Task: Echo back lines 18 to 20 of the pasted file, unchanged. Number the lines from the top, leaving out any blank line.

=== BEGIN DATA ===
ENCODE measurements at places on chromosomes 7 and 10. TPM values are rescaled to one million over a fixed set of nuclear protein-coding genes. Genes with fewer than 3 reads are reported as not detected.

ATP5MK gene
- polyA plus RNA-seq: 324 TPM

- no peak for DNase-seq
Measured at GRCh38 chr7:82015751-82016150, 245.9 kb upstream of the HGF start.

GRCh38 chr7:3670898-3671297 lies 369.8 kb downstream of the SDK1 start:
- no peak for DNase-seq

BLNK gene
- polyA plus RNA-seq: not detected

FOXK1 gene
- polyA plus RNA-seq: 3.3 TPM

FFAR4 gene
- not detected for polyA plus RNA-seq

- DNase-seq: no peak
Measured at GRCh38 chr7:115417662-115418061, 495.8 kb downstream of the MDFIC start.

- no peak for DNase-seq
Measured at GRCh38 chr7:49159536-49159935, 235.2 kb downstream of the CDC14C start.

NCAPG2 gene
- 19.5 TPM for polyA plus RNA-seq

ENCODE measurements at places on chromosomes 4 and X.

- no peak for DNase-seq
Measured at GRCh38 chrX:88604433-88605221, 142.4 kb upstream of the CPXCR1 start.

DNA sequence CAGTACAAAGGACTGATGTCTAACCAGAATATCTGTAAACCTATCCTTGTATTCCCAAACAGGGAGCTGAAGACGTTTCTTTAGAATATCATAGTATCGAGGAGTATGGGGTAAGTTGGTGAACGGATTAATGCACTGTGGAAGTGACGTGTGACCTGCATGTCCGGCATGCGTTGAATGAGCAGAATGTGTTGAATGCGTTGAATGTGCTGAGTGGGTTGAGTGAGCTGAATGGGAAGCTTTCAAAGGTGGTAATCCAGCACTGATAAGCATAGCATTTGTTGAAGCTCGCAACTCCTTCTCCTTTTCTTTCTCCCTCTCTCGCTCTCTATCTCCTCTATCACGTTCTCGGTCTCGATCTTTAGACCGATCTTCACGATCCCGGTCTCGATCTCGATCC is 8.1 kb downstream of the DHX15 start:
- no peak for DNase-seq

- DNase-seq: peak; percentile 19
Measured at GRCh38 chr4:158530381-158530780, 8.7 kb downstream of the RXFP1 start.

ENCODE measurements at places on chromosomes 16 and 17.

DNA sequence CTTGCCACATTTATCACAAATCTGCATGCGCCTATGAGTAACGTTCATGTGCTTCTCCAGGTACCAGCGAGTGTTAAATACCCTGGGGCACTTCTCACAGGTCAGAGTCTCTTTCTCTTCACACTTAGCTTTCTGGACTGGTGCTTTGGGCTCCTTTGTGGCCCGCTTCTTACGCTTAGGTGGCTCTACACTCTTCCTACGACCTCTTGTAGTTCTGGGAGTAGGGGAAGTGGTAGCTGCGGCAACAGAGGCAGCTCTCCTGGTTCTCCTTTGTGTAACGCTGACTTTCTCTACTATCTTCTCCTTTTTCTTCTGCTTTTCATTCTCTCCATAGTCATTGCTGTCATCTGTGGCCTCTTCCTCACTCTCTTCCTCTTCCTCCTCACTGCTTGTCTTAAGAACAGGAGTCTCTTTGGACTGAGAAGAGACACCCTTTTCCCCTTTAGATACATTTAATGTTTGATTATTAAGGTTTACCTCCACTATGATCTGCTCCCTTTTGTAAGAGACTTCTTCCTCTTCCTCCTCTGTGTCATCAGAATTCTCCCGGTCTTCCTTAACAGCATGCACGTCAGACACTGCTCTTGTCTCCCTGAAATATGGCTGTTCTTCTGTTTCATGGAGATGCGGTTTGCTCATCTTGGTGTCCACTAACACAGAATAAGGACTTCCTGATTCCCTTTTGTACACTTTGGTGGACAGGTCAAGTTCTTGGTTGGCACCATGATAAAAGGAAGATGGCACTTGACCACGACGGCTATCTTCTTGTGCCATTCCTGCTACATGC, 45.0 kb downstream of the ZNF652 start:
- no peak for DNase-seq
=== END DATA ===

NCAPG2 gene
- 19.5 TPM for polyA plus RNA-seq

ENCODE measurements at places on chromosomes 4 and X.